One young man, when called on a mission, replied that he didn’t have much talent for that kind of thing. What he was good at was keeping his powerful new automobile in top condition. … All along, his father had been content with saying, “He likes to do things with his hands. That’s good enough for him.”
Good enough for a son of God? This young man didn’t realize that the power of his automobile is infinitesimally small in comparison with the power of the sea or of the sun; and there are many suns, all controlled by law and by priesthood, ultimately—a priesthood power that he could have been developing in the service of the Lord. He settled for a pitiful god, a composite of steel and rubber and shiny chrome.
An older couple retired from the world of work and also, in effect, from the Church. They purchased a pickup truck and camper and … set out to see the world. … They had no time for the temple, were too busy for genealogical research and for missionary service. He lost contact with his high priests quorum and was not home enough to work on his personal history. Their experience and leadership were sorely needed in their branch, but … they were not available. …
If we insist on spending all our time and resources building up for ourselves a worldly kingdom, that is exactly what we will inherit.
In spite of our delight in defining ourselves as modern and our tendency to think we possess a sophistication that no people in the past ever had—in spite of these things, we are, on the whole, an idolatrous people—a condition most repugnant to the Lord.
We are … easily distracted from our assignment of preparing for the coming of the Lord. … We forget that if we are righteous, the Lord will either not suffer our enemies to come upon us … or He will fight our battles for us (see Exodus 14:14; D&C 98:37, to name only two references of many). …
What are we to fear when the Lord is with us? Can we not take the Lord at His word and exercise a particle of faith in Him? Our assignment is affirmative: to forsake the things of the world as ends in themselves; to leave off idolatry and press forward in faith; to carry the gospel to our enemies, that they might no longer be our enemies.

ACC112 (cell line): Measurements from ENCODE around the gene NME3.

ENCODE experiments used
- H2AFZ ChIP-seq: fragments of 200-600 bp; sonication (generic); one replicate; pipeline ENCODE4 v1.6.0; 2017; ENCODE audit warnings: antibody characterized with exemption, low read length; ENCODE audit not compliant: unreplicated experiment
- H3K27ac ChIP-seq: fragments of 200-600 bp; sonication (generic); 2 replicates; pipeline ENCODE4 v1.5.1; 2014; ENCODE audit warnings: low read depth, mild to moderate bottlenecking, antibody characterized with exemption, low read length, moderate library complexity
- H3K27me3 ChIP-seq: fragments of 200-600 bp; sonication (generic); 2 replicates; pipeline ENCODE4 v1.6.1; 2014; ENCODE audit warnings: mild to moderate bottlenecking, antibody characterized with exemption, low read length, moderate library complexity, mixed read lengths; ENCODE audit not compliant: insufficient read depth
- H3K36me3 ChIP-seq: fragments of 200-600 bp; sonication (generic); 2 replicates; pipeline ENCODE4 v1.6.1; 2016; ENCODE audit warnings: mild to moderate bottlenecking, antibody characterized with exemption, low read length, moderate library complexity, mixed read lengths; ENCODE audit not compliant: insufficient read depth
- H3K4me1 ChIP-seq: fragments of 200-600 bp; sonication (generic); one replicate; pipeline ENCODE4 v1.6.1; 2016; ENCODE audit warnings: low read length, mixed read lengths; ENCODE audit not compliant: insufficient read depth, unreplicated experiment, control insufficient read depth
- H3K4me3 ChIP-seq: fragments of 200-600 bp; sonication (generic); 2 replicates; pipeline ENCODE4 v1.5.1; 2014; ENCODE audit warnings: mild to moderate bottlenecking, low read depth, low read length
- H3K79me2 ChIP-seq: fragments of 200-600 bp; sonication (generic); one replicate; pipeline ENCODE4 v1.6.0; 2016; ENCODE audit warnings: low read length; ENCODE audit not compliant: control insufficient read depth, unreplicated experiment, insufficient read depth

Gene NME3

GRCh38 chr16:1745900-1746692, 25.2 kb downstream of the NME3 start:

We must leave off the worship of modern-day idols and a reliance on the “arm of flesh,” for the Lord has said to all the world in our day, “I will not spare any that remain in Babylon” (D&C 64:24). … We believe that the way for each person and each family to prepare as the Lord has directed is to begin to exercise greater faith, to repent, and to enter into the work of His kingdom on earth, which is The Church of Jesus Christ of Latter-day Saints. It may seem a little difficult at first, but when a person begins to catch a vision of the true work, when he begins to see something of eternity in its true perspective, the blessings begin to far outweigh the cost of leaving “the world” behind.
Herein lies the only true happiness, and therefore we invite and welcome all people, everywhere, to join in this work. For those who are determined to serve the Lord at all costs, this is the way to eternal life. All else is but a means to that end.